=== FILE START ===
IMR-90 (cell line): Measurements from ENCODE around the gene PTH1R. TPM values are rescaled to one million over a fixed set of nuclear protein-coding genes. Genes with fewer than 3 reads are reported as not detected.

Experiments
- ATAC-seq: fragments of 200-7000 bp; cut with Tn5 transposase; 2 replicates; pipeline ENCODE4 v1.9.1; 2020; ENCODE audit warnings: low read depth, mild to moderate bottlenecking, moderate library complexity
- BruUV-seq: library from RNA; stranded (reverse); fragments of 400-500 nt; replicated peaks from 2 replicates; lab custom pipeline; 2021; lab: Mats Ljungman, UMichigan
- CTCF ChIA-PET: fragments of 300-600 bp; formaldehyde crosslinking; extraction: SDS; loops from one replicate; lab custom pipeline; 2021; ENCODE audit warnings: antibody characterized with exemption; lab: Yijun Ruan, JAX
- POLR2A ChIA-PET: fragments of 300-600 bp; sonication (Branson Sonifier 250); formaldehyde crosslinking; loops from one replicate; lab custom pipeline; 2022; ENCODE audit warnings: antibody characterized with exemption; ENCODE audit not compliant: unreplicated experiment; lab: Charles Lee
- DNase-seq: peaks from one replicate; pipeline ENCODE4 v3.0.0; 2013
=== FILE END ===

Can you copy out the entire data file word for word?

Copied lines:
IMR-90 (cell line): Measurements from ENCODE around the gene PTH1R. TPM values are rescaled to one million over a fixed set of nuclear protein-coding genes. Genes with fewer than 3 reads are reported as not detected.

Experiments
- ATAC-seq: fragments of 200-7000 bp; cut with Tn5 transposase; 2 replicates; pipeline ENCODE4 v1.9.1; 2020; ENCODE audit warnings: low read depth, mild to moderate bottlenecking, moderate library complexity
- BruUV-seq: library from RNA; stranded (reverse); fragments of 400-500 nt; replicated peaks from 2 replicates; lab custom pipeline; 2021; lab: Mats Ljungman, UMichigan
- CTCF ChIA-PET: fragments of 300-600 bp; formaldehyde crosslinking; extraction: SDS; loops from one replicate; lab custom pipeline; 2021; ENCODE audit warnings: antibody characterized with exemption; lab: Yijun Ruan, JAX
- POLR2A ChIA-PET: fragments of 300-600 bp; sonication (Branson Sonifier 250); formaldehyde crosslinking; loops from one replicate; lab custom pipeline; 2022; ENCODE audit warnings: antibody characterized with exemption; ENCODE audit not compliant: unreplicated experiment; lab: Charles Lee
- DNase-seq: peaks from one replicate; pipeline ENCODE4 v3.0.0; 2013